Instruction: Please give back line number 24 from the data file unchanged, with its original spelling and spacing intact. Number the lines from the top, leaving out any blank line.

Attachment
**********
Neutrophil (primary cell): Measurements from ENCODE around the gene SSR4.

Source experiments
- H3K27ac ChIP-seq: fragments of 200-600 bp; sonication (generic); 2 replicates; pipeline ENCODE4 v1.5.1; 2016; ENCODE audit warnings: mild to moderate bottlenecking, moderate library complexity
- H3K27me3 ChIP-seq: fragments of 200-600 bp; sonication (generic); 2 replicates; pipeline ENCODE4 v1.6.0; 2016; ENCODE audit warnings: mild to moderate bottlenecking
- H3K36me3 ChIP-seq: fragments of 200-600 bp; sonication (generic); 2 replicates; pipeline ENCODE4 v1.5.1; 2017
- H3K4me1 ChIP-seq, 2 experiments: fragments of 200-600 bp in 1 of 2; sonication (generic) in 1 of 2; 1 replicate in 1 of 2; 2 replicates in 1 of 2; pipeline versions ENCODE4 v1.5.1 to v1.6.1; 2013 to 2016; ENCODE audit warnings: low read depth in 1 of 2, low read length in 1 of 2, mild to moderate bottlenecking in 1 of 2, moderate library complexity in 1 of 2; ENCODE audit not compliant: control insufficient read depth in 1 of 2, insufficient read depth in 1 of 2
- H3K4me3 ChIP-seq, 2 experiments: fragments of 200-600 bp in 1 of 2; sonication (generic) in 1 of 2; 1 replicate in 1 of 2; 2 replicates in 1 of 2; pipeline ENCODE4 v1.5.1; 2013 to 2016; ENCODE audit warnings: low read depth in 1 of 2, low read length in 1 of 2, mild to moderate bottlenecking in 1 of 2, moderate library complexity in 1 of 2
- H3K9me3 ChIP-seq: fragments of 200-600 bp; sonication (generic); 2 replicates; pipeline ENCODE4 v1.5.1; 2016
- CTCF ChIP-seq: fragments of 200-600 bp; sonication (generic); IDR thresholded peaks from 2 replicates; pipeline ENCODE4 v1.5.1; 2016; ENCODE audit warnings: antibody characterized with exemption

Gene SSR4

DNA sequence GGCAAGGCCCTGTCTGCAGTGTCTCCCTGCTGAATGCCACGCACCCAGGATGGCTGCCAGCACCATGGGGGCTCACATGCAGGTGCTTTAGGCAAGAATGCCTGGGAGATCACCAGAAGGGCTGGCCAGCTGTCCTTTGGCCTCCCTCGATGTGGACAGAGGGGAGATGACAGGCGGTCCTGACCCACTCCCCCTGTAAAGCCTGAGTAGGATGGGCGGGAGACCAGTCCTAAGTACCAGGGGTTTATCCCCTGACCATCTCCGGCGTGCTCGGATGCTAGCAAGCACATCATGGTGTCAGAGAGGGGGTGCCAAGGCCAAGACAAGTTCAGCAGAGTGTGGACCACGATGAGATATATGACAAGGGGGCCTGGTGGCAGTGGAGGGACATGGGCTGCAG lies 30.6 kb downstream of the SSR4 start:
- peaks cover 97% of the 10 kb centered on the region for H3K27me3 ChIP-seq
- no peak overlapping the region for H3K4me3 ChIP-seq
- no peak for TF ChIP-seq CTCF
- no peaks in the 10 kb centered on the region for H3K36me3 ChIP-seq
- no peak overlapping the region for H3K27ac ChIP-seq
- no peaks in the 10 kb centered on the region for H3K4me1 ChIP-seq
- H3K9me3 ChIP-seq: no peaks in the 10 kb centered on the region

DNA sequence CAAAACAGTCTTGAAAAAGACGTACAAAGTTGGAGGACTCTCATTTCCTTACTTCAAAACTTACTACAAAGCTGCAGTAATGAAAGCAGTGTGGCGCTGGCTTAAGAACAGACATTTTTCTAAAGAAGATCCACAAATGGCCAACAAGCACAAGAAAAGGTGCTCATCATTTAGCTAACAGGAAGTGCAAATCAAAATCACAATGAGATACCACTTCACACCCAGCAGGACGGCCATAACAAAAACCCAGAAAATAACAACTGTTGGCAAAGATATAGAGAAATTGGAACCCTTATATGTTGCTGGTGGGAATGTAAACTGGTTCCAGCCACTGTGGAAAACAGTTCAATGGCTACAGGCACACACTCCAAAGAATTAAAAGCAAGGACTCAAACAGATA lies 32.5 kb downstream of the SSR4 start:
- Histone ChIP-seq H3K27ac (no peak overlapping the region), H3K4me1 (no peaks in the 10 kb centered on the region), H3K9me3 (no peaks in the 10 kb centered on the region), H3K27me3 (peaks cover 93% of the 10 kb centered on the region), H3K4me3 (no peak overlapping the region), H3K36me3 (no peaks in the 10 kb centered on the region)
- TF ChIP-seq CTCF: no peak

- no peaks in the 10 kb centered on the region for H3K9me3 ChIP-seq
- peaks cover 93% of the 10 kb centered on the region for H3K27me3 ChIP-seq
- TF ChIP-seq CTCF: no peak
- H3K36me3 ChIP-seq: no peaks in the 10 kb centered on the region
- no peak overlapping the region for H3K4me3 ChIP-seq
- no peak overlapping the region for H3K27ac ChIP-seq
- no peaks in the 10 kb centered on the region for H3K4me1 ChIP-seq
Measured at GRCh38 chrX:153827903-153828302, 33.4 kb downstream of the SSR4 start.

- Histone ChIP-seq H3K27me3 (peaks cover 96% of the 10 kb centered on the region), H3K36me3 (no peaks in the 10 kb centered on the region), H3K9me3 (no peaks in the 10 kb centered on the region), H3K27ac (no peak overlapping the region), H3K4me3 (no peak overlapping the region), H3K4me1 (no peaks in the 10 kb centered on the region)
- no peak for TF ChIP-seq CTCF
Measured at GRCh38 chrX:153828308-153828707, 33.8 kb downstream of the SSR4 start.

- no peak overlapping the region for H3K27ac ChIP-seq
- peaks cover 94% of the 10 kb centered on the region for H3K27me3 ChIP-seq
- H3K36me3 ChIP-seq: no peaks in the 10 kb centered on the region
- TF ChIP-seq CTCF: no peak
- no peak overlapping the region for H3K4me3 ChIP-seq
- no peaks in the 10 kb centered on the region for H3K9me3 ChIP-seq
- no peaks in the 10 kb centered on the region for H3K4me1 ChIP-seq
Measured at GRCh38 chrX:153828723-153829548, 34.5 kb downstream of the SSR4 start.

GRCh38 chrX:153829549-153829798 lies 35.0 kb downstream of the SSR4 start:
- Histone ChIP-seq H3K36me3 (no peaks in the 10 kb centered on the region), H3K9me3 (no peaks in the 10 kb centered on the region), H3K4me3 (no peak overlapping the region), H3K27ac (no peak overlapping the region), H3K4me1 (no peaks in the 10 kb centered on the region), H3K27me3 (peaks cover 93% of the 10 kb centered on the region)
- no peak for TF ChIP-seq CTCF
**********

- TF ChIP-seq CTCF: no peak